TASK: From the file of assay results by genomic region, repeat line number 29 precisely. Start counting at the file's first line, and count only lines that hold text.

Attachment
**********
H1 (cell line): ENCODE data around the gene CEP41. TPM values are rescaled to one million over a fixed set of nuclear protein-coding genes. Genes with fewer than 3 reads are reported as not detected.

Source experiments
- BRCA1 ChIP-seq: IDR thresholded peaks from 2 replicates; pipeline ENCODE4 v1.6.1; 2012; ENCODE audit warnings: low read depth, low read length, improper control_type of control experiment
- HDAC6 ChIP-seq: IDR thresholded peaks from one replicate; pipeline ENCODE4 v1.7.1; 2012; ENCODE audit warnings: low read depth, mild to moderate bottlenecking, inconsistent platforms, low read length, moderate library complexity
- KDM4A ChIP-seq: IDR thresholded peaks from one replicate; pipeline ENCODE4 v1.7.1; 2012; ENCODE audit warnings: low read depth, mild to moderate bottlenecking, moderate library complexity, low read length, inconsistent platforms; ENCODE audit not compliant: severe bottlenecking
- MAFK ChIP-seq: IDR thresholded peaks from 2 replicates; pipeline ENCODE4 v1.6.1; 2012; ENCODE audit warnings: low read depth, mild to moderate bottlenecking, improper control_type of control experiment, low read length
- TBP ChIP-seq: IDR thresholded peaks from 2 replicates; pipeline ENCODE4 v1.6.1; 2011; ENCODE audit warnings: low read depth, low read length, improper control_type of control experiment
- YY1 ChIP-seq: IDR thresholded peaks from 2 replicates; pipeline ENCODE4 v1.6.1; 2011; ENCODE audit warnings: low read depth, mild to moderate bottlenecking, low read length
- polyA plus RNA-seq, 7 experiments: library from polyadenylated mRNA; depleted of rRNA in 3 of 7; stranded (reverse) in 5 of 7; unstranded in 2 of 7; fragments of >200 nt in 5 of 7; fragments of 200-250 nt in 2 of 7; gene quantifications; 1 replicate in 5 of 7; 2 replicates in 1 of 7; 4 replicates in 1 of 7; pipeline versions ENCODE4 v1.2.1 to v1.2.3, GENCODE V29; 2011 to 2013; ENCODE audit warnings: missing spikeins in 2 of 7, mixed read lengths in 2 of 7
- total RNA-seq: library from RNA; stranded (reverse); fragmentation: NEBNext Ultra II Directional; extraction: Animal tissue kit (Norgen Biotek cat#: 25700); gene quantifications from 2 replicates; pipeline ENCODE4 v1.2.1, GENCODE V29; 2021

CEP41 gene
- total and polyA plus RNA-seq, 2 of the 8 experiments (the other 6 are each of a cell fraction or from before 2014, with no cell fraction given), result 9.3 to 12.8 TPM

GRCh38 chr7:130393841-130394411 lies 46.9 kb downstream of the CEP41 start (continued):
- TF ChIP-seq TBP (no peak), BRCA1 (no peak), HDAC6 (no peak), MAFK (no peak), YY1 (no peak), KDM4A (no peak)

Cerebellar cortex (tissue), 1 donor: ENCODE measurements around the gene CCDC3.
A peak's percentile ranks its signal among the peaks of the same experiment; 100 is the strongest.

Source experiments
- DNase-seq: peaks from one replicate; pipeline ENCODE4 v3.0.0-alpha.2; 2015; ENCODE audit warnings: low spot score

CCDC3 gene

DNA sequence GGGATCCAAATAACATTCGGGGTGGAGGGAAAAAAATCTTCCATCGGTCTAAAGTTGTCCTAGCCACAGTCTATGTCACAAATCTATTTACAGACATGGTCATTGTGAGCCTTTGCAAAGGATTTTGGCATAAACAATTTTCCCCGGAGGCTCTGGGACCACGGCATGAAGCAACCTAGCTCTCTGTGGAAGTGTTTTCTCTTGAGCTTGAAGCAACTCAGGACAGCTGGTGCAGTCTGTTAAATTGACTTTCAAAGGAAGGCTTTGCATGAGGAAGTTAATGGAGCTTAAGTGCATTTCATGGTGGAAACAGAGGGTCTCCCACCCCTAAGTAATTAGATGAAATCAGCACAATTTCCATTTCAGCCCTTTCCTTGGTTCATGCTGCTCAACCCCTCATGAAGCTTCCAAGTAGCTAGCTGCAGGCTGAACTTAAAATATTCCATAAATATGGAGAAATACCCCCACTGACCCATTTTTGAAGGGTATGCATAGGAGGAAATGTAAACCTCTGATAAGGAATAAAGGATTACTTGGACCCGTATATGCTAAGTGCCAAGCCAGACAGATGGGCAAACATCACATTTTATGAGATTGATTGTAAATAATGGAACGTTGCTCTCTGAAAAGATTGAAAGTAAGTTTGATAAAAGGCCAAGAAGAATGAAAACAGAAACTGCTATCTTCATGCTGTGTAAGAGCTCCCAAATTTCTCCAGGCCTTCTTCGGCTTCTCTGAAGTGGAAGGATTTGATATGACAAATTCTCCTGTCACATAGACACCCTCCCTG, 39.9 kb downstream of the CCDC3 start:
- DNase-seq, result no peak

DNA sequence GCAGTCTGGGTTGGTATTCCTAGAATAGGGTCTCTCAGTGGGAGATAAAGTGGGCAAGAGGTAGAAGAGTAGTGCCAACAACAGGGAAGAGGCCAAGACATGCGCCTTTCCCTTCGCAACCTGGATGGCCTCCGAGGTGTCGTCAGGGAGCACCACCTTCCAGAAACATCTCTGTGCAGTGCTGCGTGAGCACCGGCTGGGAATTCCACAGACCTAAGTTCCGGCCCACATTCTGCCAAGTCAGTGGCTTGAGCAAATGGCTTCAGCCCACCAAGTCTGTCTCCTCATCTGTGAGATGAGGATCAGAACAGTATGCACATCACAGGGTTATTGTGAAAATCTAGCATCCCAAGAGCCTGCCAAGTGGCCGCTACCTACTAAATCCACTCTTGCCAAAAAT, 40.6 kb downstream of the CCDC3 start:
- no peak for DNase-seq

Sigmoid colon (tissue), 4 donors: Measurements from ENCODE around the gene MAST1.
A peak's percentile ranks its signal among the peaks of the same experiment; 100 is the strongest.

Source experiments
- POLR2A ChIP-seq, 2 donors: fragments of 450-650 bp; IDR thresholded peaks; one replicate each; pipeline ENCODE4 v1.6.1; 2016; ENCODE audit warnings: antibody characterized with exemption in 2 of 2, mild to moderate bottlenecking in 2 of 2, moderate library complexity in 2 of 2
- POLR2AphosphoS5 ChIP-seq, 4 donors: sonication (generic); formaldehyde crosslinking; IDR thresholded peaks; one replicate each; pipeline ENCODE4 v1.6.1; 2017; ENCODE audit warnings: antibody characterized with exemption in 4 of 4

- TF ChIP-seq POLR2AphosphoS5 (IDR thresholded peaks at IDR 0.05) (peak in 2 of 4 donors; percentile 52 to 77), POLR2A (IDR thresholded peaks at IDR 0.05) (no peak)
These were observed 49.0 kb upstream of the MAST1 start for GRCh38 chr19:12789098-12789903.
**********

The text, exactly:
- TF ChIP-seq POLR2AphosphoS5 (IDR thresholded peaks at IDR 0.05) (peak in 2 of 4 donors; percentile 52 to 77), POLR2A (IDR thresholded peaks at IDR 0.05) (no peak)